Festivals are always a season to enjoy and remember the joyful time we had and we recreate the same for our children. I don't know if every parent goes through the same feeling or not, but for me atleast
, come each festival and I am overjoyed to remember all those lovely days I spent welcoming a festival during my childhood. I can still remember Amma
slogging to prepare elaborate festival treats and how I would've spent days enjoying those sweets and savories. And I try to recreate the same magic each festival had for us as kids, for mine. The month of October usually sees the fun and fare, for welcoming Dasara
.Dasara or Navaratri
The Festival of Dasara
is celebrated on the occasion of Navaratri
, and the holy day also commemorates the triumph of good over evil. Forms of celebrations can take on a wide variety of manifestations, ranging from worshipping the goddess Chamundeshwari
) to exhibiting colorful toys on the day in most parts of South India.
There is a legend related to the exhibition of toys that is known as Golu
in some regions). Since the goddess Durga
needed tremendous power, all other gods and goddesses transferred their power to Goddess Durga
and they all stood still as toys. To respect the self-sacrifice of these deities during the festival days, Hindus revere toys that are in shape of particular gods and goddesses.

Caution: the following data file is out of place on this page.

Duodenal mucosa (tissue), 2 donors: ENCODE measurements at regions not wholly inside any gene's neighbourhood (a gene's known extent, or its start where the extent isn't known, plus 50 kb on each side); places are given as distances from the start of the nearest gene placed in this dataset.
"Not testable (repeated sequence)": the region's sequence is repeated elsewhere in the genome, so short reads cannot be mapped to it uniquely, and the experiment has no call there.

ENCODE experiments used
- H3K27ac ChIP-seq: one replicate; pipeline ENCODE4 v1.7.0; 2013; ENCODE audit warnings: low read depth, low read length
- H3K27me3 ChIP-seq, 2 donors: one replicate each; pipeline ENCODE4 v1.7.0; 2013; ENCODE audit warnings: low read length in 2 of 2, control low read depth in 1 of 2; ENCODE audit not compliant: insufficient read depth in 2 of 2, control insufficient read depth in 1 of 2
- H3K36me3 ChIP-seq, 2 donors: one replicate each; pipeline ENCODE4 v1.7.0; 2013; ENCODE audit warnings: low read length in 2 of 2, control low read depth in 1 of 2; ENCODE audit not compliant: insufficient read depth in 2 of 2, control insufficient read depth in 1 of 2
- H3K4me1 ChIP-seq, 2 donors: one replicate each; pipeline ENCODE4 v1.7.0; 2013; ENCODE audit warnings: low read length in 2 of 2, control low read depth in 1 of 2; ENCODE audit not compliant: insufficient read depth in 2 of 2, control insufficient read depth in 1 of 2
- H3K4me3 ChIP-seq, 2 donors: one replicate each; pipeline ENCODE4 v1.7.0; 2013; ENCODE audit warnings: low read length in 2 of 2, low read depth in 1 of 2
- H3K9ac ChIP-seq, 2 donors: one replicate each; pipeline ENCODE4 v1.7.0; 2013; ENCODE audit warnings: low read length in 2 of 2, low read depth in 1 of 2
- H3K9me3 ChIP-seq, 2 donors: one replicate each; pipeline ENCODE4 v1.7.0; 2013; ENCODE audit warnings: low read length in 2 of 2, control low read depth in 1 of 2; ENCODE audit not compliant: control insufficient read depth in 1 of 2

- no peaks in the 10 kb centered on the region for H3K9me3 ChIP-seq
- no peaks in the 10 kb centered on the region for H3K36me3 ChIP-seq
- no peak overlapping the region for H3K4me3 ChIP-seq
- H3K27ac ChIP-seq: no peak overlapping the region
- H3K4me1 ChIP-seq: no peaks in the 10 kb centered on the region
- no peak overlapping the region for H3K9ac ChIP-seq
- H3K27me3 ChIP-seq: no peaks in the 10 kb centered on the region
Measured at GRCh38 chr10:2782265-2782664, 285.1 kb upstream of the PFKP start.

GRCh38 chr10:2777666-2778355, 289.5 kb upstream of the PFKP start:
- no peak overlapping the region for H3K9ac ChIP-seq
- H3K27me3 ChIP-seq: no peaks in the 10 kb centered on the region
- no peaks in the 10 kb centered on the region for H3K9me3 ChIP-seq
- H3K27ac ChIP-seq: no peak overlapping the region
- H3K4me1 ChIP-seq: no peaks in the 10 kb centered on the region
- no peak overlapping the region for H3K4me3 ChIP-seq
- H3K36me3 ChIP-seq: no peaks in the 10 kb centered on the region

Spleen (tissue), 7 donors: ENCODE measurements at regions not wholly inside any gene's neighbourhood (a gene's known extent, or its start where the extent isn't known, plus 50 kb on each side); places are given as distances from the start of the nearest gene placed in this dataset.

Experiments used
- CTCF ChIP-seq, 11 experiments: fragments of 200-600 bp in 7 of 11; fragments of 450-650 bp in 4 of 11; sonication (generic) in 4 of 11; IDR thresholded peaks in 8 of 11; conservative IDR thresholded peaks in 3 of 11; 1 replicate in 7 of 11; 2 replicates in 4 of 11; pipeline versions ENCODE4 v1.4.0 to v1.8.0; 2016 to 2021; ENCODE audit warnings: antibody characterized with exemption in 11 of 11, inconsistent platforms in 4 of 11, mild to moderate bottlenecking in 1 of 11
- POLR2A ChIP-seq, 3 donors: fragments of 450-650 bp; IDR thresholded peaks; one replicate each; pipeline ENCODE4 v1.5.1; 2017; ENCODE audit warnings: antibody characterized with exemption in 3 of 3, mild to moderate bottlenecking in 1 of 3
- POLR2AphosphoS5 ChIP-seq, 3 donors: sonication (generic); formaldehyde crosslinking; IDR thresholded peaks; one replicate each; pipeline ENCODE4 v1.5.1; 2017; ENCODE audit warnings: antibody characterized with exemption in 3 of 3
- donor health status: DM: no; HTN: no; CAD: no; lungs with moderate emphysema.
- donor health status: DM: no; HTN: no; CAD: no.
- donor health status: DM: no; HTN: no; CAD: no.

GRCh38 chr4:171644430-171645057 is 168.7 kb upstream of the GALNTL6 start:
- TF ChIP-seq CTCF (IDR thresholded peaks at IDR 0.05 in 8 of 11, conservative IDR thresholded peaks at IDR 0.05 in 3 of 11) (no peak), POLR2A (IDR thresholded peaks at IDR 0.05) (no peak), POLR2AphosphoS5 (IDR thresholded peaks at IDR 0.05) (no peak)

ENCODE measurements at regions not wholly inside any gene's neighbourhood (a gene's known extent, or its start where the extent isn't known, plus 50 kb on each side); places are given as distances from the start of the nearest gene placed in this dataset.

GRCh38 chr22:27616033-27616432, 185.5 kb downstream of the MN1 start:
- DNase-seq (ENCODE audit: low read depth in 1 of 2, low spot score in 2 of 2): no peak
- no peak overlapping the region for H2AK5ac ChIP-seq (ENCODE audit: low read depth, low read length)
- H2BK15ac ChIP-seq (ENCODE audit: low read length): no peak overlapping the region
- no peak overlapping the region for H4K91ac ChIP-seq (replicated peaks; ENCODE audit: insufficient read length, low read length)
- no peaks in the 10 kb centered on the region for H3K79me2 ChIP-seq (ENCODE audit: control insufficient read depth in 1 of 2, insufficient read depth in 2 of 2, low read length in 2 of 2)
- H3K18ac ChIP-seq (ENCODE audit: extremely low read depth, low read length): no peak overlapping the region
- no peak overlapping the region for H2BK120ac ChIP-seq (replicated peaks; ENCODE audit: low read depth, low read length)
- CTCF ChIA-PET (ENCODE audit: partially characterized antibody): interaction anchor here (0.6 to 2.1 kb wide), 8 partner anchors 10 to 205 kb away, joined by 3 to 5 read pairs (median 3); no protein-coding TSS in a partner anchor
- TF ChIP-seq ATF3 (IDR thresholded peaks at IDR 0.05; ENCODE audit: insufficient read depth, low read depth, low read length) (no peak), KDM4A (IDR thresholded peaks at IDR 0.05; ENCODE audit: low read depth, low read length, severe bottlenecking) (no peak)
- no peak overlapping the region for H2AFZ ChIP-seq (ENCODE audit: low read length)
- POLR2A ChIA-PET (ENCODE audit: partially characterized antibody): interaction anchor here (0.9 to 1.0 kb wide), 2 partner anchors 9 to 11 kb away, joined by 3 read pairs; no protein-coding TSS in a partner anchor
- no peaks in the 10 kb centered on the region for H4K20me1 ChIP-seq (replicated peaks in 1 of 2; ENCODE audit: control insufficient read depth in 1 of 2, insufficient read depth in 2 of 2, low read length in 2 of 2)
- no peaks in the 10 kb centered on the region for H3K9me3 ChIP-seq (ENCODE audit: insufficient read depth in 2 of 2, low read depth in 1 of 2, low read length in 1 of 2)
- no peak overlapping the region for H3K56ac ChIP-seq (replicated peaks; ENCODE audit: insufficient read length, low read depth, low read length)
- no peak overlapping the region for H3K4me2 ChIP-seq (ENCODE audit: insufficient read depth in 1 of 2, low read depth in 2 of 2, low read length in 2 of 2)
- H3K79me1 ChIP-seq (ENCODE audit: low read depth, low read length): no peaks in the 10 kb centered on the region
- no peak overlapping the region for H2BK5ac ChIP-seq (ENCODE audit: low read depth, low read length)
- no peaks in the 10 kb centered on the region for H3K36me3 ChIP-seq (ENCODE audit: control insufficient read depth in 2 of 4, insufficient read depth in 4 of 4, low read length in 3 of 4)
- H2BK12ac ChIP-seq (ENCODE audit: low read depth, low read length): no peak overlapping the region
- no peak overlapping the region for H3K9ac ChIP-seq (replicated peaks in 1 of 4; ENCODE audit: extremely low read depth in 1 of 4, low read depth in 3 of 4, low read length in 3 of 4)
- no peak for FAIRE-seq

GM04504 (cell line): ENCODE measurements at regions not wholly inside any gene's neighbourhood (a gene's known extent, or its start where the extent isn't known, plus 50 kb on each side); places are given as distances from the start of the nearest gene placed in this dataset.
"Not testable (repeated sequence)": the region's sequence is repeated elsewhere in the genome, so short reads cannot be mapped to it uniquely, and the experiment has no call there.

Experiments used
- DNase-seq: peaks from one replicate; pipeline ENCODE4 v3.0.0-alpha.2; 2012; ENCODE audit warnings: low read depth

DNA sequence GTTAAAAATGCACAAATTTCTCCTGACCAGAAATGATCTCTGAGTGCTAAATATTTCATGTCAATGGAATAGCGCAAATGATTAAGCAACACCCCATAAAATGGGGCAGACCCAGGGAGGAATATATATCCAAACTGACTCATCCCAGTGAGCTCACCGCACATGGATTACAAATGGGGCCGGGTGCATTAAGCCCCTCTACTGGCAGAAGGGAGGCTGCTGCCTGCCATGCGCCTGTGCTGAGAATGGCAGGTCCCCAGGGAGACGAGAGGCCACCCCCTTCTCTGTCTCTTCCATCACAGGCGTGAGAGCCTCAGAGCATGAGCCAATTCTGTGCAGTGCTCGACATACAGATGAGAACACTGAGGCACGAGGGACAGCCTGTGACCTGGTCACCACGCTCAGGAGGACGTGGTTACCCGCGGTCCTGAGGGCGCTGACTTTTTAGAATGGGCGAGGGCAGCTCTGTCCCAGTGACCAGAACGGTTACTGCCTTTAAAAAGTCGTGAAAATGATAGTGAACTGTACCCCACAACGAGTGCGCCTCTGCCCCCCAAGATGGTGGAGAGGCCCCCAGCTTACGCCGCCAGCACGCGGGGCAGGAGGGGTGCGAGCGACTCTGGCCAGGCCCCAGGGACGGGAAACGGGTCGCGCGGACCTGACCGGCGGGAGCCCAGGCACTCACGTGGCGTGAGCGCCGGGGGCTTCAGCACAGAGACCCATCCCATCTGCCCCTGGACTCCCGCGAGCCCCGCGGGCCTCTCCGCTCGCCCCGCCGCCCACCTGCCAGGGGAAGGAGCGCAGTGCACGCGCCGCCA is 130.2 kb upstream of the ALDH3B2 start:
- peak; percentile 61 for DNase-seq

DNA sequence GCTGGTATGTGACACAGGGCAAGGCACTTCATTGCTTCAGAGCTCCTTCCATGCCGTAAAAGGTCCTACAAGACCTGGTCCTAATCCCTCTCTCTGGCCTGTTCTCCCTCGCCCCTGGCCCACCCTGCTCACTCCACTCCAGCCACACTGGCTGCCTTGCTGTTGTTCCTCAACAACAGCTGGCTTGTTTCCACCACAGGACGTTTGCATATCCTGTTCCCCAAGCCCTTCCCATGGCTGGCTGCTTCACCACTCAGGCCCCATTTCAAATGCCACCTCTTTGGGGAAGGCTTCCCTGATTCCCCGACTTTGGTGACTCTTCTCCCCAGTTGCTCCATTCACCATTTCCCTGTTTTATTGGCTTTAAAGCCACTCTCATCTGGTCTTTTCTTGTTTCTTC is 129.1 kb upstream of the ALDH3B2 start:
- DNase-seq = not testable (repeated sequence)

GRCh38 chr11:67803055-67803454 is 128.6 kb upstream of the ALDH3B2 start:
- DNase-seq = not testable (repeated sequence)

The same festival is celebrated for different cause in different parts of India. In Southern India, Eastern India and Western India, the festival of Navaratri
which culminates with Vijayadashami
commemorates the legend in which the Goddess Durga
, also known as Chamundeshwari
or Mahishasura Mardini
, vanquishes the demon Mahishasura
, an event that is said to have taken place in the vicinity of the present day city of Mysore in Karnataka
In Northern India, the same 10-day festival commemorates the victory of Rama, prince of Ayodhya
in present-day Uttar Pradesh
, over Ravana
, the ruler of Lanka
, who according to the Ramayana had abducted Sita
Devi, the wife of the former, and held her captive in his realm.
Whatever the reason or the cause, its a great time to celebrate. And what's celebrations without food. In our parts of the woods, the kolu
is always a time to make yummy treats for guests who drop in to see the Kolus
. And in general, many sweets and savories are prepared.Diwali, or Deepavali
is a major Indian festival, which is celebrated across the globe as the "Festival of Light,"
where the lights or lamps signify victory of good over the evil within every human being. The festival marks the victory of good over evil, and uplifting of spiritual darkness. Symbolically it marks the homecoming of goodwill and faith after an absence, as suggested by the story of Ramayana. On the day of Diwali, many wear new clothes and share sweets and snacks. Some North Indian business communities start their financial year on Diwali and new account books are opened on this day.
In South India its believed to celebrated for Killing of Narakasura